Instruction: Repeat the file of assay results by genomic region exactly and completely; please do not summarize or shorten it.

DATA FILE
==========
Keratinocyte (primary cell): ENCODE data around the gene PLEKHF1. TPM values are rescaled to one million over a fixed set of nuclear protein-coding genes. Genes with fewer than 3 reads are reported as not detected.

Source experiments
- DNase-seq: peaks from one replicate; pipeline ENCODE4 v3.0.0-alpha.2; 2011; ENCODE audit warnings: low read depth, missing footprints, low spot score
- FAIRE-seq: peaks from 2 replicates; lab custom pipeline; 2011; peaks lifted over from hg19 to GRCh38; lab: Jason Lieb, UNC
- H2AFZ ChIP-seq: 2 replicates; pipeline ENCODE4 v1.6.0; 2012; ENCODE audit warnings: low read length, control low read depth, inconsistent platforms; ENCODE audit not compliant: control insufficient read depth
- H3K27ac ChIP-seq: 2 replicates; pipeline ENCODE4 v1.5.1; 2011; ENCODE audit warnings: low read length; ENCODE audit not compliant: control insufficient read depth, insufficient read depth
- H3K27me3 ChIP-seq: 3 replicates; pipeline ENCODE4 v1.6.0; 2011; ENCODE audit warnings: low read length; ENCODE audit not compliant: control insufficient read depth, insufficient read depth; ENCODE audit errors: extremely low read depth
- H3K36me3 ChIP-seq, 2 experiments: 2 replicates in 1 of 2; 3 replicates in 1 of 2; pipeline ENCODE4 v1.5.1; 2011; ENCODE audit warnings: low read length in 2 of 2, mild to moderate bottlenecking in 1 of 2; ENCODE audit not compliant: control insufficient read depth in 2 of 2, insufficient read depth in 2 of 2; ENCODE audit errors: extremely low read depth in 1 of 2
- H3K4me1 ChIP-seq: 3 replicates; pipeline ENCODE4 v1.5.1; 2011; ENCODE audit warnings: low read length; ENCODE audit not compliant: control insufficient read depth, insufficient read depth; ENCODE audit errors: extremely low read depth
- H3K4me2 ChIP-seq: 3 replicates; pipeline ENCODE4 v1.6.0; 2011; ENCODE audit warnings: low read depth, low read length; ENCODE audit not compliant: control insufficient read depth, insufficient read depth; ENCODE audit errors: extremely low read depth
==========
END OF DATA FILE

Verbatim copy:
Keratinocyte (primary cell): ENCODE data around the gene PLEKHF1. TPM values are rescaled to one million over a fixed set of nuclear protein-coding genes. Genes with fewer than 3 reads are reported as not detected.

Source experiments
- DNase-seq: peaks from one replicate; pipeline ENCODE4 v3.0.0-alpha.2; 2011; ENCODE audit warnings: low read depth, missing footprints, low spot score
- FAIRE-seq: peaks from 2 replicates; lab custom pipeline; 2011; peaks lifted over from hg19 to GRCh38; lab: Jason Lieb, UNC
- H2AFZ ChIP-seq: 2 replicates; pipeline ENCODE4 v1.6.0; 2012; ENCODE audit warnings: low read length, control low read depth, inconsistent platforms; ENCODE audit not compliant: control insufficient read depth
- H3K27ac ChIP-seq: 2 replicates; pipeline ENCODE4 v1.5.1; 2011; ENCODE audit warnings: low read length; ENCODE audit not compliant: control insufficient read depth, insufficient read depth
- H3K27me3 ChIP-seq: 3 replicates; pipeline ENCODE4 v1.6.0; 2011; ENCODE audit warnings: low read length; ENCODE audit not compliant: control insufficient read depth, insufficient read depth; ENCODE audit errors: extremely low read depth
- H3K36me3 ChIP-seq, 2 experiments: 2 replicates in 1 of 2; 3 replicates in 1 of 2; pipeline ENCODE4 v1.5.1; 2011; ENCODE audit warnings: low read length in 2 of 2, mild to moderate bottlenecking in 1 of 2; ENCODE audit not compliant: control insufficient read depth in 2 of 2, insufficient read depth in 2 of 2; ENCODE audit errors: extremely low read depth in 1 of 2
- H3K4me1 ChIP-seq: 3 replicates; pipeline ENCODE4 v1.5.1; 2011; ENCODE audit warnings: low read length; ENCODE audit not compliant: control insufficient read depth, insufficient read depth; ENCODE audit errors: extremely low read depth
- H3K4me2 ChIP-seq: 3 replicates; pipeline ENCODE4 v1.6.0; 2011; ENCODE audit warnings: low read depth, low read length; ENCODE audit not compliant: control insufficient read depth, insufficient read depth; ENCODE audit errors: extremely low read depth